* [Sparky::Plugin::Hello](
* [Sparky::Plugin::Notify::Email](

# Command line client

You can build the certain project using sparky command client called `sparky-runner.pl6`:

    $ sparky-runner.pl6 --dir=~/.sparky/projects/bailador-app

Or just:

    $ cd ~/.sparky/projects/bailador-app && sparky-runner.pl6

# Sparky runtime parameters

All this parameters could be overridden by command line ( `--root`, `--work-root` )

##  Rood directory

This is sparky root directory, or directory where Sparky looks for the projects to get built:


##  Work directory

This is working directory where sparky might place some stuff, useless at the moment:


# Sparrowdo runtime parameters

These parameters can't be overridden and should be treated as internal Sparrowdo stuff.

I list them here for documentation purposes only.

## SparrowRoot


## SparrowCwd


# Environment variables


You can disable cron check to run project forcefully, by setting `SPARKY_SKIP_CRON` environment variable:

    $ export SPARKY_SKIP_CRON=1 && sparkyd


Sets the sparky root directory


Sets timeout for sparky workers, see [Running daemon](#running-daemon) section.

# Running under other databases engines (MySQL, PostgreSQL)

By default Sparky uses sqlite as database engine, which makes it easy to use when developing.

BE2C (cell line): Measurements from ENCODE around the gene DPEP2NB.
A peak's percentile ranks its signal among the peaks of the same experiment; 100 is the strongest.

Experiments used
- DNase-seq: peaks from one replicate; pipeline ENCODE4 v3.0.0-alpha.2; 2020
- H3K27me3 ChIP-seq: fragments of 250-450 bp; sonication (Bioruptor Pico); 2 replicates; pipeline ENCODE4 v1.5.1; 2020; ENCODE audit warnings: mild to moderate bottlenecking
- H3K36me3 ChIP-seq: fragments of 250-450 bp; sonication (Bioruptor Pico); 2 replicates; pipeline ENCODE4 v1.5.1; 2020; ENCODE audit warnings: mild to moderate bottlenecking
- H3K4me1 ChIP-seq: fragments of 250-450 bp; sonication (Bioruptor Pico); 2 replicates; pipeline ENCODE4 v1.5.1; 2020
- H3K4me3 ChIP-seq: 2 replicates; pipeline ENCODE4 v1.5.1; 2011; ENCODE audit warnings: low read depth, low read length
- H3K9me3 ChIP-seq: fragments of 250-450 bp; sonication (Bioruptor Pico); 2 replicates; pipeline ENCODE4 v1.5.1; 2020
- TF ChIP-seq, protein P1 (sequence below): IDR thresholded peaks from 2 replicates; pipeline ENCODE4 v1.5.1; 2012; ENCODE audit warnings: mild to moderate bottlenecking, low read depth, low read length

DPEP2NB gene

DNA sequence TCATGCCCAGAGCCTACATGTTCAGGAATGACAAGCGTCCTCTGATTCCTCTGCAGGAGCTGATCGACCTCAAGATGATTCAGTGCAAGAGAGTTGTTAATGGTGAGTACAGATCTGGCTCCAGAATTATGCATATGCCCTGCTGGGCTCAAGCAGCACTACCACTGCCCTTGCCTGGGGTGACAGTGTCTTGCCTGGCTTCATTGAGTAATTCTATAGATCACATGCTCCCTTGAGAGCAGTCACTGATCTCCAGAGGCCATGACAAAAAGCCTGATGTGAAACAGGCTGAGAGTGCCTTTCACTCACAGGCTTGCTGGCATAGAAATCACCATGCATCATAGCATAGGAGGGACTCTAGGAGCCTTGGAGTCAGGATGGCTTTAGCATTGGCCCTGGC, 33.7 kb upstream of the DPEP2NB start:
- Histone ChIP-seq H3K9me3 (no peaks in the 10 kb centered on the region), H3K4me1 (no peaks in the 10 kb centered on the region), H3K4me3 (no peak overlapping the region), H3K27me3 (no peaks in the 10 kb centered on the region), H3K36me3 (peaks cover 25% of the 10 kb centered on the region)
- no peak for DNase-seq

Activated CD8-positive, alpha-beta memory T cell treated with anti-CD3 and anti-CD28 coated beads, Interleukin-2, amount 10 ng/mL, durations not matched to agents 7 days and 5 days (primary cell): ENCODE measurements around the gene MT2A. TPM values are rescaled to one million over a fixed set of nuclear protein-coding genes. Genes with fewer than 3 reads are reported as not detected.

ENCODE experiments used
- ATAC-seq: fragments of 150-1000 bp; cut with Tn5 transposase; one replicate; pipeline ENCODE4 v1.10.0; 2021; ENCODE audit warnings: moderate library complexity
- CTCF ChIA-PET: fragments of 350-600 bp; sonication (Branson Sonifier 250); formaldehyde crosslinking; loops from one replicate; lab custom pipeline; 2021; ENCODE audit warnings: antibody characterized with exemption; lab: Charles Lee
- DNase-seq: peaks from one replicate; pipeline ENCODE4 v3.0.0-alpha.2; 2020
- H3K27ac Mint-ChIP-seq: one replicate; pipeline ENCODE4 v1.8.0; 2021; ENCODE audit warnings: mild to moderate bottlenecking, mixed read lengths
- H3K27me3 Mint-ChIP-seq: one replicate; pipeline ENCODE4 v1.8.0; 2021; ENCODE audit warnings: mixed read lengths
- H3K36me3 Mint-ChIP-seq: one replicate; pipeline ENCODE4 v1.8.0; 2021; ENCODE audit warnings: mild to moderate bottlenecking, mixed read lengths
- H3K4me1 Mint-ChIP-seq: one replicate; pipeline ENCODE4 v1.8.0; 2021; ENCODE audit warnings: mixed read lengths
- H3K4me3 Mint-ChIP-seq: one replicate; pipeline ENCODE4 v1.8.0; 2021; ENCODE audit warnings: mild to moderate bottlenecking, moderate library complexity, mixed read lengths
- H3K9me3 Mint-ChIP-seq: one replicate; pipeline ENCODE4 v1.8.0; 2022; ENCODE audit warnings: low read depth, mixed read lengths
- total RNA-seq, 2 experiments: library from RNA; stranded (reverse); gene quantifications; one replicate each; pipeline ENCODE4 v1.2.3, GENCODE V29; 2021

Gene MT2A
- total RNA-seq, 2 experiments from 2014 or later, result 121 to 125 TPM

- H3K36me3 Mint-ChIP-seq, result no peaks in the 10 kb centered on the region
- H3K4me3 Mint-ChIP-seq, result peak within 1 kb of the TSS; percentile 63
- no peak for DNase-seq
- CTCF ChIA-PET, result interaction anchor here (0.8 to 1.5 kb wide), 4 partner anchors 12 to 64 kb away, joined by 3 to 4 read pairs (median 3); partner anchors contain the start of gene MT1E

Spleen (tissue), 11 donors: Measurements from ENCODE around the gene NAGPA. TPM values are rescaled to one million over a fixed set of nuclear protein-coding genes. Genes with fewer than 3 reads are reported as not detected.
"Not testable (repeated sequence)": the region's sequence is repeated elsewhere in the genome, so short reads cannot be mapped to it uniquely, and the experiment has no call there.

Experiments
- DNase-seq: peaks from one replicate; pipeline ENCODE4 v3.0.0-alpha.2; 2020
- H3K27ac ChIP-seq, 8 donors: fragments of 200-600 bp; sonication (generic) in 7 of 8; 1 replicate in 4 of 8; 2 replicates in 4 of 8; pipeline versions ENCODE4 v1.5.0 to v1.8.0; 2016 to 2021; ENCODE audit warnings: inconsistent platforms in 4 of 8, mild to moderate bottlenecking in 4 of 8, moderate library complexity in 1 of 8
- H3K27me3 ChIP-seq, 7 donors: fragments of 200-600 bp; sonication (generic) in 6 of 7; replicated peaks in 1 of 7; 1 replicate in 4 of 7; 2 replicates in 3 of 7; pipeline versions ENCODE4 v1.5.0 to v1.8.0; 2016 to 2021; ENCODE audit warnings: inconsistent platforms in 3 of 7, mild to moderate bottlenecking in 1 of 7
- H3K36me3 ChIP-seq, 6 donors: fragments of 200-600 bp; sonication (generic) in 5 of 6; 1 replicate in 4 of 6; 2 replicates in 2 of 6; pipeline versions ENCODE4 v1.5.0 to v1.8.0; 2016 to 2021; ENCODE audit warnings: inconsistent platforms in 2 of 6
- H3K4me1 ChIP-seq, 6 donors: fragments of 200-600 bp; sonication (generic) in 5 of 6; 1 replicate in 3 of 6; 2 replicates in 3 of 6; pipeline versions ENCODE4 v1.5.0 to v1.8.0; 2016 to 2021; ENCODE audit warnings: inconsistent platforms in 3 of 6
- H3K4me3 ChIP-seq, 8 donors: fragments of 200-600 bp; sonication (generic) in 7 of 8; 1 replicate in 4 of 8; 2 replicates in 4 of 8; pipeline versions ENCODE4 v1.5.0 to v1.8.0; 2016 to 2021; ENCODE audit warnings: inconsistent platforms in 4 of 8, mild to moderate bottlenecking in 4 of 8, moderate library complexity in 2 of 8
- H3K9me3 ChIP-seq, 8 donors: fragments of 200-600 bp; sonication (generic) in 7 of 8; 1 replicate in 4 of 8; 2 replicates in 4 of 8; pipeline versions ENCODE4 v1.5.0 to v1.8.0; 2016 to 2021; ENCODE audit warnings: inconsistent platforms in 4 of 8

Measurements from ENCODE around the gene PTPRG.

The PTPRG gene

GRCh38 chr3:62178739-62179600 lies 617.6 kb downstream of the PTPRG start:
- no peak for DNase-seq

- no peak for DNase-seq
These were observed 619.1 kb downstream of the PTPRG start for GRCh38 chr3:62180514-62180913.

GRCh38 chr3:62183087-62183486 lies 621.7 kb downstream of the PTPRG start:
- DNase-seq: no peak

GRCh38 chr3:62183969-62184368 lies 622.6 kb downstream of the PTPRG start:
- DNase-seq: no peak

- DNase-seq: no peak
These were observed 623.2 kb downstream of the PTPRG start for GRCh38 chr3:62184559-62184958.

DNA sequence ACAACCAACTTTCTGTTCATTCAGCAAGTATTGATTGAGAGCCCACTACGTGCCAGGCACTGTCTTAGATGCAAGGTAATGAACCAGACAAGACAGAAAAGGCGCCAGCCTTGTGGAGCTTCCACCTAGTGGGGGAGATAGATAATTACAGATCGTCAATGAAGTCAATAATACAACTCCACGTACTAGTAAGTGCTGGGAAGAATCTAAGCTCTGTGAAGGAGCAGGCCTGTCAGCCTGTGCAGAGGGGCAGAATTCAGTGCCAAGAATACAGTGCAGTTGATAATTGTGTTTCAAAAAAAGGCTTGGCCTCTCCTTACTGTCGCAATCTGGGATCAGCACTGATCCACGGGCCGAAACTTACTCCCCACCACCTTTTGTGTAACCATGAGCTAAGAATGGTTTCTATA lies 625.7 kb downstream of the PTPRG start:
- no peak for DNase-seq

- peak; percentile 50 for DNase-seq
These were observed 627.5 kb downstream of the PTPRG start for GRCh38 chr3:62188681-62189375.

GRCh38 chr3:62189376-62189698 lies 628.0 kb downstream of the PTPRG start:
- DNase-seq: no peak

However sqlite has limitation on transactions locking whole database when doing inserts/updates (Database Is Locked errors).

if you prefer other databases here is guideline.

## Create sparky configuration file

You should defined database engine and connection parameters, say we want to use MySQL:

    $ nano ~/sparky.yaml

      engine: mysql
      host: $dbhost
      port: $dbport
      name: $dbname
      user: $dbuser
      pass: $dbpassword

For example:

      engine: mysql
      host: ""
      port: 3306
      name: sparky
      user: sparky
      pass: "123"

## Installs dependencies

Depending on platform it should be client needed for your database API, for example for Debian we have to:

    $ sudo yum install mysql-client

## Creating database user, password and schema

DB init script will generate database schema, provided that user defined and sparky configuration file has access to
the database:

    $ perl6 db-init.pl6

That is it, now sparky runs under MySQL!

# Change UI theme

Sparky uses [Bulma]( as a CSS framework, you can easily change the theme
through sparky configuration file:

    $ nano ~/sparky.yaml

      theme: cosmo

The list of available themes is on [](

# Trigger jobs from HTTP API

    POST /build/project/$project

# Examples

You can see examples of sparky scenarios in `examples/` folder.

# See also

[Bailador]( - A light-weight route-based web application framework for Perl 6.
[Sparky-docker]( - Run Sparky as Docker container.

# Author

Alexey Melezhik